The Lorain Lions Club will celebrate quite an anniversary this year.
In October, members of the Lorain Lions will commemorate 100 years of service to the International City.
In its history, the Lorain Lions have helped the recent flood victims of eastern Kentucky and assisted their own community when the Lorain-Sandusky Tornado of 1924, decimated the towns.
However, one of the group’s cornerstone moments came in 1925.
“At Lions International, which was held at Cedar Point in 1925, the speaker was none other than Helen Keller, who challenged all the Lions to become Knights of the Blind, and we’ve been doing that ever since,” said Ed Baker, president of the Lorain Lions Club.
The Lorain Lions Club was formed by three men in April 24,1922: Louis Carek, a florist: Paul Kleefield, a dry cleaner: and optometrist Harry Getrost.
The Lions Clubs International presented a charter to the club Oct. 12, 1922.
In 1925, Carek, Kleefield and Getrost became Knights of the Blind, Baker said.
These men were affiliated with Lions International, which was only five years old at the time, according to the Lorain Lions Club history.
The club’s main objective over the ensuing years has been sight conservation and aid to the visually impaired.
Through innumerable projects, the Lorain Lions Club has raised well over $500,000, which was spent in this phase of service and on many other worthwhile civic projects and community needs.
The Lorain Lions have helped create the research locally for onchocerciasis, commonly known as River Blindness, which uses a special antibiotic to kill the parasite, Baker said.
“Through Ohio State University, we funded research for the creation of contacts,” he said.
Baker estimates that Lions International have raised about $1 billion dollars.
The Lorain chapter of Lions International is built on five principles:
• L – Loyalty
• I – Individual integrity
• O – One flag, one language
• N – New Ideals, new hopes, new ambitions in business and profession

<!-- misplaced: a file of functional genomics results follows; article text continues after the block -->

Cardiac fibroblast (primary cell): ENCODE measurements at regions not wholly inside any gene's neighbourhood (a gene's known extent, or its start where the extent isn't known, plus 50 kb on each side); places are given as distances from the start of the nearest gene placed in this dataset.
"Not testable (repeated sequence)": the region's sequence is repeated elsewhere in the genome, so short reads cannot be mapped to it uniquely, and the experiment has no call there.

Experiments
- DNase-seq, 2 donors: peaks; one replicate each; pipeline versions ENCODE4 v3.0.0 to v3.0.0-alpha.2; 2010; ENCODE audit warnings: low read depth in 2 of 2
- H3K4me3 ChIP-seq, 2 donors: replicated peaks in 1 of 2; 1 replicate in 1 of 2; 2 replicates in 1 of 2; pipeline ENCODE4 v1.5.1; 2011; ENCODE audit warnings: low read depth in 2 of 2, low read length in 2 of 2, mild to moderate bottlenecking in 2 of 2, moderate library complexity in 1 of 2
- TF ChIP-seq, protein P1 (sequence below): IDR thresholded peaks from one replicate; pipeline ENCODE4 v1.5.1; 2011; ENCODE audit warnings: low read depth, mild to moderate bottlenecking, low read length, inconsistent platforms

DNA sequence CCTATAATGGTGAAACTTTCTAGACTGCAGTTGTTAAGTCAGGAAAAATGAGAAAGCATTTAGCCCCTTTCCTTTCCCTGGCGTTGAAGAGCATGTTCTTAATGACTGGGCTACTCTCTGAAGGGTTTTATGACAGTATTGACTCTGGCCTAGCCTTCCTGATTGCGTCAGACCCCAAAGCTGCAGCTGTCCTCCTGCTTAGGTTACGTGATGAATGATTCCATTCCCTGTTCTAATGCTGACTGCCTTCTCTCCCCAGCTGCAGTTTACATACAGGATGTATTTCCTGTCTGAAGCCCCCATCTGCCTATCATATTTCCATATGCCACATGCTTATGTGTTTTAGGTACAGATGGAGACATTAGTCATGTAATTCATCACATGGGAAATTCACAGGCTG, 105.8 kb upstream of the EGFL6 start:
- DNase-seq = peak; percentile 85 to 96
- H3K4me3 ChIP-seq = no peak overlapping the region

• S – Service that is founded on the golden rule
Throughout the years, the Lorain Lions hosted pancake breakfasts, flower sales and many other fundraising opportunities.
“Absolutely 100 percent of what we raise goes back out into the community,” Baker said.
The Lions also sponsor the Leos at Lorain High School, a relationship that began in 1994 according to the club.
Baker said the Leos of Lorain High are chartered by the Lorain Lions Club and the members teach the principles of the group and Lions International to the Leos club as teenagers.
Once the Leos complete the high school program, they have the option to join the Lorain Lions Club.
The Leos do their own fundraising and they also go out and do community service as well, Baker said.
The Lions Clubs also are known for manning the kettles with the Salvation Army, volunteering at the Second Harvest Food Bank of North Central Ohio, where members sort and pack food for the less fortunate and paint homes for the handicapped and elderly, according to the Lorain lions.
The Lions Club is also seeking out new members.
The group meets at 6 pm on the first Thursday of every month, and at noon on the second and third Thursdays of the month.
All meetings take place at Rebman’s on the Avenue, 5300 Oberlin Ave. in Lorain.
The meetings include a meal followed by club business.
If you are interested in joining, contact Baker at 440-541-8733 or Bruce McCartney at 440-371-6987.
You can also reach the club via email at LorainLionsOhio@gmail.com.